Dungeon Fighter Live Review
Clear the dungeon, collect the loot and repeat.
After successfully running Dungeon Fighter Online as a Free-To-Play PC game, Nexon and NeoPle are bringing it to the Xbox Live Arcade as the non-free-to-play Dungeon Fighter Live: Fall Of Hendon Myre. Personally, I hadn’t played the PC game, but had heard good things about it so I was interested to check it out, and I’m always ready for a new hack and slash loot-fest.
Dungeon Fighter Live is a 2D side-scrolling Action-RPG that tells the story of a mysterious plague that has come over the land of Hendon Myre and it’s up to you to fight through hordes of goblins and other undead creatures to find the source of the plague and stop it. You’ll start off by selecting one of three character classes: the Slayer and his swords, the Fighter and her fists or the Gunner and his, well, guns. My personal favorite was the Slayer with his fast-paced attacks and being able to hit multiple enemies with the swipe of his sword.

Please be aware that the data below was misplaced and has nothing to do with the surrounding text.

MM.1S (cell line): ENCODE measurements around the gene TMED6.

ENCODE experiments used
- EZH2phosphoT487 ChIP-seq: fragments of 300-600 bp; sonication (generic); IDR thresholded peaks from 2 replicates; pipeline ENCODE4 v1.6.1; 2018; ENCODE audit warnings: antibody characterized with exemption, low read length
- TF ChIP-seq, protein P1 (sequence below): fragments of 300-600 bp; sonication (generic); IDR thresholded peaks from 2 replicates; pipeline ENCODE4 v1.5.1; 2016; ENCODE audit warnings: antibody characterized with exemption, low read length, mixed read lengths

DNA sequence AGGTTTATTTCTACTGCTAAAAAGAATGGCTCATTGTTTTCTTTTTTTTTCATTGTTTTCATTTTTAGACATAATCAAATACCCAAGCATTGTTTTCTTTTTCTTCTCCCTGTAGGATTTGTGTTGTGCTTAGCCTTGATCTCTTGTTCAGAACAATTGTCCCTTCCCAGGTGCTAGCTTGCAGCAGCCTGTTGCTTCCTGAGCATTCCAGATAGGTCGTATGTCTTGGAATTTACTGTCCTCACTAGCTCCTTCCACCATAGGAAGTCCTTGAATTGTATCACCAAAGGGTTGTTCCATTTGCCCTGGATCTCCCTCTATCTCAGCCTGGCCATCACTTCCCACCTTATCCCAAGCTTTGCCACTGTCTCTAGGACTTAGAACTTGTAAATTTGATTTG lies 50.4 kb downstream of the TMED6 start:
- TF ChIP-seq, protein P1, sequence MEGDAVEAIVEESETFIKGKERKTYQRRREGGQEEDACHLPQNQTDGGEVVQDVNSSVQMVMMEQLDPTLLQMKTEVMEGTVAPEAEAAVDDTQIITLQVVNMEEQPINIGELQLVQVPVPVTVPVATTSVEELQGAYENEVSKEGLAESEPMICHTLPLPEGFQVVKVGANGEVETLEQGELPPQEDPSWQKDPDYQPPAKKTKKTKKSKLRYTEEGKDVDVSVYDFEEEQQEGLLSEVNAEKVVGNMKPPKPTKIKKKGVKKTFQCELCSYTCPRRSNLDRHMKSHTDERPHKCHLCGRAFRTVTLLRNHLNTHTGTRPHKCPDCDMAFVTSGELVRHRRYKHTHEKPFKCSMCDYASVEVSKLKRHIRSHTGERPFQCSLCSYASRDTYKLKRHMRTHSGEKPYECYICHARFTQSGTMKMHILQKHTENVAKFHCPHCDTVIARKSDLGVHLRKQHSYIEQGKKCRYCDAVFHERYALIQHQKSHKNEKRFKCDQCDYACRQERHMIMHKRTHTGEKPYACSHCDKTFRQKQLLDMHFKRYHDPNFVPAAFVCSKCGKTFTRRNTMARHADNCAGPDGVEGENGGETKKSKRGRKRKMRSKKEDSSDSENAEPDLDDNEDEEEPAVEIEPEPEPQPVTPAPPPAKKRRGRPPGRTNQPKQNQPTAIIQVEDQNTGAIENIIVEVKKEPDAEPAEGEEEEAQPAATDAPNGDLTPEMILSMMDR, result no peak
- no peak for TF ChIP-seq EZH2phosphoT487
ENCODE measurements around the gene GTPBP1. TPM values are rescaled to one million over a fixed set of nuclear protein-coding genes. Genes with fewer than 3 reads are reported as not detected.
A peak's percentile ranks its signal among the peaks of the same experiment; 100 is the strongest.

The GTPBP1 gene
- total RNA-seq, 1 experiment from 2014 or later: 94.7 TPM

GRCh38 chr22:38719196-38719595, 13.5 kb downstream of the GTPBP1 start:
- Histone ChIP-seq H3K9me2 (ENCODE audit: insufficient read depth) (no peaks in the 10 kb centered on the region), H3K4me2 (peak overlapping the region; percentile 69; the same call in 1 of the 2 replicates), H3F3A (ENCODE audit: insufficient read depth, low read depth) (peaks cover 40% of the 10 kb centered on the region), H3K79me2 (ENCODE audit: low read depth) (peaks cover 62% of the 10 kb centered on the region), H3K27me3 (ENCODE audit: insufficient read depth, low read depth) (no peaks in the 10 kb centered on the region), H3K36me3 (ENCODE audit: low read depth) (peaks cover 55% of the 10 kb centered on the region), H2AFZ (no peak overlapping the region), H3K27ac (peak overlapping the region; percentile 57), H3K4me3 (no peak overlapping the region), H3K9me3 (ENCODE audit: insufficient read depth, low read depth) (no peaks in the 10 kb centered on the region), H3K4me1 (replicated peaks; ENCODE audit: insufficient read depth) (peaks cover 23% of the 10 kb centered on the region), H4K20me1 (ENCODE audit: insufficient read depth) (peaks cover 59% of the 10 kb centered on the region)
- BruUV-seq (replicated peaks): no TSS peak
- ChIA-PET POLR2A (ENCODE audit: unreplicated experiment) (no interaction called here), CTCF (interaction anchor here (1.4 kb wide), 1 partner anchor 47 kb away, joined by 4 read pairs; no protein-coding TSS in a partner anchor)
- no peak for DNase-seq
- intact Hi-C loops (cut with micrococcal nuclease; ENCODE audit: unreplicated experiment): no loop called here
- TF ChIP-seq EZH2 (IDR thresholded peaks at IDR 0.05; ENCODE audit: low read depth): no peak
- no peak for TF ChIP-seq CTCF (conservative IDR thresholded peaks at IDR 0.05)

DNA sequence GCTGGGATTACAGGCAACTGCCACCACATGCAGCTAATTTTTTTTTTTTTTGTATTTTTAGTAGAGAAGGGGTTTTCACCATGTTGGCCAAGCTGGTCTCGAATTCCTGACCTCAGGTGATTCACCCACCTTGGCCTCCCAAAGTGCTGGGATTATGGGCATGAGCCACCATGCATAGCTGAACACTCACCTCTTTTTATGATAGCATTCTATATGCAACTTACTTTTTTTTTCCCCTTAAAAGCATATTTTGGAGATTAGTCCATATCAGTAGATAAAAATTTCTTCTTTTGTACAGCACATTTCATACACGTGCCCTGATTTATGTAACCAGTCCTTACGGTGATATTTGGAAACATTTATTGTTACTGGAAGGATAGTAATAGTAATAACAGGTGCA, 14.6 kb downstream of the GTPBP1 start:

Being an Action-RPG, Dungeon Fighter Live features everything you would expect including earning EXP and levelling up, tons of a new abilities to learn, plenty of shops around town to buy, repair and craft items, weapons and armor and of course an enormous amount of loot to collect. Almost every enemy you kill will drop something to pick up, so if you love games with looting then you are going to be busy collecting and sifting through mountains of it here. The problem I had with the looting system is that you have to press X to pick up an item, but X is also used for your main attack so if you aren’t directly over top of the item you will end up in the attacking animation, instead of picking it up. If only they had used another button for picking up loot this problem would cease to exist.